The Blog of the Frances Perkins Center

Let’s put a real fear of socialism in them

In Legislation Today on August 11, 2009 at 3:37 pm

National, or federal, health insurance is not a revolutionary new idea.

In 1883, Chancellor of Germany Otto von Bismarck — a staunch conservative, he was known as the “Iron Chancellor” — instituted a national health insurance plan for workers. Why? Because he was trying to woo them away from the Social Democratic Party. In other words, 126 years ago people were demanding national health insurance and Bismarck found it necessary to deliver.

And fifty years later  in the U.S., it was considered a “practical possibility.”

In 1933, before accepting the job of secretary of Labor that Franklin Roosevelt had offered her, Frances Perkins read FDR a list of nine social programs, “practical possibilities,” for which she asked his support. After 12 years as secretary of Labor, she wrote him a resignation letter. In the letter, dated December 1, 1944, she enumerated all they had done together. This is the last part of the letter:

With one major exception all the items we discussed as “among the practical possibilities” before you took office as President have been accomplished or begun. That exception is a social security item providing for some form of benefit to persons where loss of income is due to sickness and provision for appropriate medical care for the same. [emphasis added]

I hope that this will be upon your agenda for the near future.

Faithfully yours,
Frances Perkins

The president’s response was a short and witty letter saying that her resignation was “refused and rejected.” Unfortunately, FDR died five months later.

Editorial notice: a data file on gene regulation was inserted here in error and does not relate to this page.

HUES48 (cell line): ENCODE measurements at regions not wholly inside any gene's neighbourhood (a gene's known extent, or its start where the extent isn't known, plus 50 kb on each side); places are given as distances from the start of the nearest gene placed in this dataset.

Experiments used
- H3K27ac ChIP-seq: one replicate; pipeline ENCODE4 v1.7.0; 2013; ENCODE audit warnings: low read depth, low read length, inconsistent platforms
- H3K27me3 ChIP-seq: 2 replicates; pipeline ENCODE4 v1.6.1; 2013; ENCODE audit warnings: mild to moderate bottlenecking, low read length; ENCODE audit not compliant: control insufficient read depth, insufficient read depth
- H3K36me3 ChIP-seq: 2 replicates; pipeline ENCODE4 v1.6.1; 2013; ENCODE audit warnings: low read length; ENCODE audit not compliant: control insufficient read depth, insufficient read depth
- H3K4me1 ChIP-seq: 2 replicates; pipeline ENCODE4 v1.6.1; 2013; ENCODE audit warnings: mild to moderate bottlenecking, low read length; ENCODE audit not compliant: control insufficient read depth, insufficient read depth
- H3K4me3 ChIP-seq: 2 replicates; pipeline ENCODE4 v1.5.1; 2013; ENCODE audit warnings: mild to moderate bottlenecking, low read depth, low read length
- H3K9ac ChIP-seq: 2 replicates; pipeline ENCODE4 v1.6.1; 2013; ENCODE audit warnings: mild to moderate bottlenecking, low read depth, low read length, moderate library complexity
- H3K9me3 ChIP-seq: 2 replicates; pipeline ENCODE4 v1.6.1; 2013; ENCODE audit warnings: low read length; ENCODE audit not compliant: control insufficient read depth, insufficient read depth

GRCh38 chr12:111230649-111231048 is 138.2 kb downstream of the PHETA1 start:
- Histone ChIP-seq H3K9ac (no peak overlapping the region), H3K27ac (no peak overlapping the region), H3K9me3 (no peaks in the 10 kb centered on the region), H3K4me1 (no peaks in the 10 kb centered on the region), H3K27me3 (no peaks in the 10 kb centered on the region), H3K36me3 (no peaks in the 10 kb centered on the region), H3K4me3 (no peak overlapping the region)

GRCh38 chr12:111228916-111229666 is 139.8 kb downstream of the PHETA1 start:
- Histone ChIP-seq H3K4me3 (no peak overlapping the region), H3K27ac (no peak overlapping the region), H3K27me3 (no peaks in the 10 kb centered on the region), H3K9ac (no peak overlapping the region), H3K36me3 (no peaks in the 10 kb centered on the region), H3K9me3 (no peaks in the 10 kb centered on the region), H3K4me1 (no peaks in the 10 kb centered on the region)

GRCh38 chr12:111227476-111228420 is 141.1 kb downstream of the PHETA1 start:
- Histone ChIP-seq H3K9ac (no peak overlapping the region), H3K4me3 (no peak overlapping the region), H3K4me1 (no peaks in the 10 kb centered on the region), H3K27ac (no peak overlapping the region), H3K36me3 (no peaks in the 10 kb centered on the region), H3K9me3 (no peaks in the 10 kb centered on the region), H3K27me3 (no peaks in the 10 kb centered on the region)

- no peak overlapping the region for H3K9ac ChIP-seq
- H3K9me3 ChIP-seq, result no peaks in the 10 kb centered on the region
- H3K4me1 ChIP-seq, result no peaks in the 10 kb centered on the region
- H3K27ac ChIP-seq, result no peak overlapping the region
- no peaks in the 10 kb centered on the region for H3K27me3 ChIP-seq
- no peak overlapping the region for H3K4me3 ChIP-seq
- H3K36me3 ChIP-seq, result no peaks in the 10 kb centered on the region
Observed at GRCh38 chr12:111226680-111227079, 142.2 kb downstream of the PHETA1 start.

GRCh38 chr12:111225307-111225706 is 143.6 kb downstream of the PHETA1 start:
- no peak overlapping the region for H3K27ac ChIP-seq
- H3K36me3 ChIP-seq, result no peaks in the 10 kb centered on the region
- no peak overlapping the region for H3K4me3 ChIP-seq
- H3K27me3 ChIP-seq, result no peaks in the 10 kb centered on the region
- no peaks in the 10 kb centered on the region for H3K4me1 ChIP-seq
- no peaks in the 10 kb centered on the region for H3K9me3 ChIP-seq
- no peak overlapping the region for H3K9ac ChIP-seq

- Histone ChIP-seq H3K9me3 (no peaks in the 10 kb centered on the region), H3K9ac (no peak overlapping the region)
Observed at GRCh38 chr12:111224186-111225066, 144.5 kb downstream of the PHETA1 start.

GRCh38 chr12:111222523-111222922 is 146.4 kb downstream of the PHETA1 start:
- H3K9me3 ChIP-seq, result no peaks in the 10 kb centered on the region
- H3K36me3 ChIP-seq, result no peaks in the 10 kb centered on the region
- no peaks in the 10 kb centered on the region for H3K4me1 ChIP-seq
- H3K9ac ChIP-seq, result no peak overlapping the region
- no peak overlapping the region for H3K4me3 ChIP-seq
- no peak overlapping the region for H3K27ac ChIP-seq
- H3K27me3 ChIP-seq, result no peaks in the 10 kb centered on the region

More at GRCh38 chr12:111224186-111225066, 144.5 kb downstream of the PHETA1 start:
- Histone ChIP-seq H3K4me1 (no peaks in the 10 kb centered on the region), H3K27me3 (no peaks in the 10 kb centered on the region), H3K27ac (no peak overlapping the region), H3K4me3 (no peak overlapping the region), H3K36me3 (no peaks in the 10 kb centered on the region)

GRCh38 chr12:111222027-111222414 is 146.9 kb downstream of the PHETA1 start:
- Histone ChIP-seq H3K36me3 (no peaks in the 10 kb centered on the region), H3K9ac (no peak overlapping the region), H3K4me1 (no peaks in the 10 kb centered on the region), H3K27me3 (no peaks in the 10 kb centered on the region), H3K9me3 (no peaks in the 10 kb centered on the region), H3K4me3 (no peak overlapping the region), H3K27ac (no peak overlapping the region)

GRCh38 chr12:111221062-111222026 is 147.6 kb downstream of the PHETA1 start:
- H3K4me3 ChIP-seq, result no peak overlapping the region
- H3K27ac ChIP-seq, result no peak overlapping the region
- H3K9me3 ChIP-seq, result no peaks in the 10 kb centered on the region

The need for a national health insurance program has been recognized for more than 100 years. But you’d never know it today. Perhaps the usually non-political writer Jesse Kornbluth, who has an idiosyncratic blog called Head Butler, said it best (talking about the Obama administration’s effort):
This is leadership? How about staking out a position (say: single-payer) and selling the hell out of it? How about calling out the Congressmen (Democrats included) who are owned and operated by insurance agencies and telling us exactly how much they’ve been paid to vote against their community’s interest?
and
This issue is not beyond explanation. And there are actual facts involved. But all the lazy sots on TV care about is where the ball sits on the field and who’s got momentum. And can we have a brief sneer at the demagogues in the media and the Congress who know better but take pleasure in scaring people with talk of “death panels” and “socialism”?
It’s great to read a “rant” by someone whose regular topic is not politics. The fact is, a majority (72%) of the American public agrees with Jesse and would like to have single-payer option (see my July 16th post for details).
Maybe it would be better if those demagogues Jesse refers to were truly worried about socialism — worried that Americans would turn to a more radical form of socialism if we didn’t get single-payer health insurance. Hey, the “Iron Chancellor” was worried; why aren’t they?
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